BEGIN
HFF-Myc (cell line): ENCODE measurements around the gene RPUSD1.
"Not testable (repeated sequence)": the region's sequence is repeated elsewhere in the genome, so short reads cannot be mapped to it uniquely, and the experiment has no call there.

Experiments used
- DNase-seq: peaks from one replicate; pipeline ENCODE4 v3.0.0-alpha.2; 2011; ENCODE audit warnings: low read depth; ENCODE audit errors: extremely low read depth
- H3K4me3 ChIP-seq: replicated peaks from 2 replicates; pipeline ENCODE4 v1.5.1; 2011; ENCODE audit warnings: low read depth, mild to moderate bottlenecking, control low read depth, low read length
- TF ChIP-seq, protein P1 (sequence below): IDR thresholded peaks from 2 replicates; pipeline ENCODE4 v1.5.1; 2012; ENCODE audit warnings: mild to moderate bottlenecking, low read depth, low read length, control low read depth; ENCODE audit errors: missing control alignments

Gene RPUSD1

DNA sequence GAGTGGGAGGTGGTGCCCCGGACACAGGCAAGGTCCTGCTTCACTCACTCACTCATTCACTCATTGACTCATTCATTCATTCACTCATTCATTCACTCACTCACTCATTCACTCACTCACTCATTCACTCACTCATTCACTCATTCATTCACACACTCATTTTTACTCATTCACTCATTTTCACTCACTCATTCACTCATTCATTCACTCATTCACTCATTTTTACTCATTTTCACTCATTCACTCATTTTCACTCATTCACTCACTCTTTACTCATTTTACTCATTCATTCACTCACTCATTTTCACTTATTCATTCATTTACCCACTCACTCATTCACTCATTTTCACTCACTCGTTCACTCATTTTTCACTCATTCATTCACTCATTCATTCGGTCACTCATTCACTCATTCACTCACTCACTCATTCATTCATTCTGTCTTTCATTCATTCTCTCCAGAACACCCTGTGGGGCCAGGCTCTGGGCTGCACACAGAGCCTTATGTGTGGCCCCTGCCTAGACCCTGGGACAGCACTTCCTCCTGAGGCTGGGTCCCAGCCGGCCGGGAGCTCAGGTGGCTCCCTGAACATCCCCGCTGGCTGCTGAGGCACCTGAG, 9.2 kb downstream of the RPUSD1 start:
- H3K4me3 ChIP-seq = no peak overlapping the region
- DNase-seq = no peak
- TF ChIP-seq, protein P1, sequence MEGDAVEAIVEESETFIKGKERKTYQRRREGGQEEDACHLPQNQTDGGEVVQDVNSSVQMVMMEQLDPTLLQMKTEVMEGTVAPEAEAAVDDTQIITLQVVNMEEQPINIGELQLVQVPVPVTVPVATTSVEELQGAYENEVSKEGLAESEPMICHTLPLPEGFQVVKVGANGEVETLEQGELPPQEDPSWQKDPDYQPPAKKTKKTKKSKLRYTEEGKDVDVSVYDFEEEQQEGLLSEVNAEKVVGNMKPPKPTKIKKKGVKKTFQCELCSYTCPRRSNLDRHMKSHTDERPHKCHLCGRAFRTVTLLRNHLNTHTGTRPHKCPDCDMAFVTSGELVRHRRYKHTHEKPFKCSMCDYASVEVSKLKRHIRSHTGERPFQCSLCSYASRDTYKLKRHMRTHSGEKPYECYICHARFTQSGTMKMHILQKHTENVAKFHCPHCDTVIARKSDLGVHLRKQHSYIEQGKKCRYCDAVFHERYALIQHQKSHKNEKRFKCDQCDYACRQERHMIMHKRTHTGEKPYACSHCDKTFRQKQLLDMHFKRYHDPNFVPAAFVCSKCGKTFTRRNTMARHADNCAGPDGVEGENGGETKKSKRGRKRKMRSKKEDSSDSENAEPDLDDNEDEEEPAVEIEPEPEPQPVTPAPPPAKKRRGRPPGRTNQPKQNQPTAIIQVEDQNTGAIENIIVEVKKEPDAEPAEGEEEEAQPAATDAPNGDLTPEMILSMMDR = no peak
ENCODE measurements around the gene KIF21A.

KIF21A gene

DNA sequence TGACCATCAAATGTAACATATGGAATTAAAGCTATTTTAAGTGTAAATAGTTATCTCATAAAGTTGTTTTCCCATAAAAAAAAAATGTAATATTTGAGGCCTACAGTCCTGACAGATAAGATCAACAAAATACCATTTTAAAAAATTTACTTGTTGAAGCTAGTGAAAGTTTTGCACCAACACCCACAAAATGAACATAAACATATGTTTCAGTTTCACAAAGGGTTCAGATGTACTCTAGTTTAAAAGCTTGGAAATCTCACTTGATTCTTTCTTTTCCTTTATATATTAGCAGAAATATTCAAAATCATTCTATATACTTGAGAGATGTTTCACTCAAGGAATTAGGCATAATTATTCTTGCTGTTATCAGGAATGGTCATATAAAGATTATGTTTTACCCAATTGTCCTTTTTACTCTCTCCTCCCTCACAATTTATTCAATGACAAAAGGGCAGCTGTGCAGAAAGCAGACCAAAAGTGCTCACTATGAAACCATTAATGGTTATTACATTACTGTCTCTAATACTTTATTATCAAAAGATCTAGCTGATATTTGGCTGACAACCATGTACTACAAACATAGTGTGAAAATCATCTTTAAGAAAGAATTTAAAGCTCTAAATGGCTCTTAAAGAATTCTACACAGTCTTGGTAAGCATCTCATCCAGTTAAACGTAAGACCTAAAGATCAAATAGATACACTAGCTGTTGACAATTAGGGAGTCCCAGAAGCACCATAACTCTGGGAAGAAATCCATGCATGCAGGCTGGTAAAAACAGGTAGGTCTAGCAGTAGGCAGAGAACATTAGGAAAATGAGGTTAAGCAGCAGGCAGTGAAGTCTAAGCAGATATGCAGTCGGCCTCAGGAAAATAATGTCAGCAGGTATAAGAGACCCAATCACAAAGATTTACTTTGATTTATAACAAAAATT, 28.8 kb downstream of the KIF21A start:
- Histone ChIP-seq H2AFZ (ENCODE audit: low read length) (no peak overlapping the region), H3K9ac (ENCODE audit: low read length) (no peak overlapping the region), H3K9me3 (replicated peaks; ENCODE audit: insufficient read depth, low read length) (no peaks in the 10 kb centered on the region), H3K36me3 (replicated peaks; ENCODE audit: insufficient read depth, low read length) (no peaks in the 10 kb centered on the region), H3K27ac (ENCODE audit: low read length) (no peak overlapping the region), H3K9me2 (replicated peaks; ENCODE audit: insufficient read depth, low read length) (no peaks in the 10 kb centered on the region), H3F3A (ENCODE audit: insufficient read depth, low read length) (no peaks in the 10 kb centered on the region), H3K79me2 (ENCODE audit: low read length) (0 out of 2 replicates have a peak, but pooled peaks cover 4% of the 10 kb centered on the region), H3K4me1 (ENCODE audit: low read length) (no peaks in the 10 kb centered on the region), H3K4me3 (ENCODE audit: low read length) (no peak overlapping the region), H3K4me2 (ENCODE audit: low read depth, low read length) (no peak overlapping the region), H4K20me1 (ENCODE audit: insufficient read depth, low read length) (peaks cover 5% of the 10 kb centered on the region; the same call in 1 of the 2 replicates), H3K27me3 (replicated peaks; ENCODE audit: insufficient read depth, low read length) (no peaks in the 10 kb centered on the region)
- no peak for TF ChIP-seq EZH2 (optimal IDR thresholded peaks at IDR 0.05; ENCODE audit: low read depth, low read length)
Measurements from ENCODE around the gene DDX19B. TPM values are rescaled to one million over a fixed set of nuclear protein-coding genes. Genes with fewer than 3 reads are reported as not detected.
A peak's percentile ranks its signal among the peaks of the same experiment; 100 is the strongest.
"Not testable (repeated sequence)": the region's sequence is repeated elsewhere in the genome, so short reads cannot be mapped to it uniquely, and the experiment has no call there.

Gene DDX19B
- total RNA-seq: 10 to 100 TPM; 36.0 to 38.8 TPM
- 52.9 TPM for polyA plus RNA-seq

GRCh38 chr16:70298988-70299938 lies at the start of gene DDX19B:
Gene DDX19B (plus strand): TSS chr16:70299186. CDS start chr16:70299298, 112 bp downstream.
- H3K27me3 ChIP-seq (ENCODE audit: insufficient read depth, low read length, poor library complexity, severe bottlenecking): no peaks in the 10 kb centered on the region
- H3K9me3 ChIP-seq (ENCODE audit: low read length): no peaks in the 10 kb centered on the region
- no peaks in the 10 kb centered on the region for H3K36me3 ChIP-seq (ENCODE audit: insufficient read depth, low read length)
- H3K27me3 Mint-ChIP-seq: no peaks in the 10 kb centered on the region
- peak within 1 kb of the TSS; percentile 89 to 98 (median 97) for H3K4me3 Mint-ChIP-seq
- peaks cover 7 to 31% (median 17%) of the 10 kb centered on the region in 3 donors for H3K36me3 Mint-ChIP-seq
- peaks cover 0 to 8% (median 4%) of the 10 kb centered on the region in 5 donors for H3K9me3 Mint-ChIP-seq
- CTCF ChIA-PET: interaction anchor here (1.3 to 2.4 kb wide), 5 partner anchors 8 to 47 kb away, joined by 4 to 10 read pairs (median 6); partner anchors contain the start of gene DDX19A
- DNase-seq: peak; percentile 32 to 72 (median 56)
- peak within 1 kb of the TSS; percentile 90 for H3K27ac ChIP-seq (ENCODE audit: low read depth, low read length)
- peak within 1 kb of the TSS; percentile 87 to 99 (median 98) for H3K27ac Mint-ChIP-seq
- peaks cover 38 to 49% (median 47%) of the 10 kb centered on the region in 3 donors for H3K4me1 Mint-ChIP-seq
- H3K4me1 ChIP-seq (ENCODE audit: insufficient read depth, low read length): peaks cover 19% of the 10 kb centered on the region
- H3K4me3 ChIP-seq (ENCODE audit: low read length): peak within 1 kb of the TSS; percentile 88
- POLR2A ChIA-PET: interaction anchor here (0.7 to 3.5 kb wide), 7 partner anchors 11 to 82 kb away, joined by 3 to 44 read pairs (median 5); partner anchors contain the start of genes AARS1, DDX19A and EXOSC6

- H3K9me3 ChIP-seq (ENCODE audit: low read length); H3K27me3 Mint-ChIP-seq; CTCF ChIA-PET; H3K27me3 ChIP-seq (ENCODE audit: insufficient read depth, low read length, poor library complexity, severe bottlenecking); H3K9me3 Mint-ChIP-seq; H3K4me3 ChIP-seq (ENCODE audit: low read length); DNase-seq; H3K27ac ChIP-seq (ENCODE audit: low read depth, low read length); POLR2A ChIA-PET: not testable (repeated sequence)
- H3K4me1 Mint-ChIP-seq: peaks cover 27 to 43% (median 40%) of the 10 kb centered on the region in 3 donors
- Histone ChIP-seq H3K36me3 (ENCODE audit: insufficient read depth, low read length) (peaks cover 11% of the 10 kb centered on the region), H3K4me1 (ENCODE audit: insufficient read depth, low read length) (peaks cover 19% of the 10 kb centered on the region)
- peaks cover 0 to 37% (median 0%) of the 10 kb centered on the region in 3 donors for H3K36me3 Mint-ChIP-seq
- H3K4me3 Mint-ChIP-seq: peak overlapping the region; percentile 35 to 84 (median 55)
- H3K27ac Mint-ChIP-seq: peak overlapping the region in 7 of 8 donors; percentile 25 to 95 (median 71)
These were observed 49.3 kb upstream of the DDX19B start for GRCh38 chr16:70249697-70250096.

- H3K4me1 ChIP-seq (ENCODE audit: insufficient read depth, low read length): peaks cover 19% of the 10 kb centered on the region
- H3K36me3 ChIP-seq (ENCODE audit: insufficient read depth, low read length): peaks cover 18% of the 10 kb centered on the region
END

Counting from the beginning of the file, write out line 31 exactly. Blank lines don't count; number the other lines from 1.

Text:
- peaks cover 0 to 8% (median 4%) of the 10 kb centered on the region in 5 donors for H3K9me3 Mint-ChIP-seq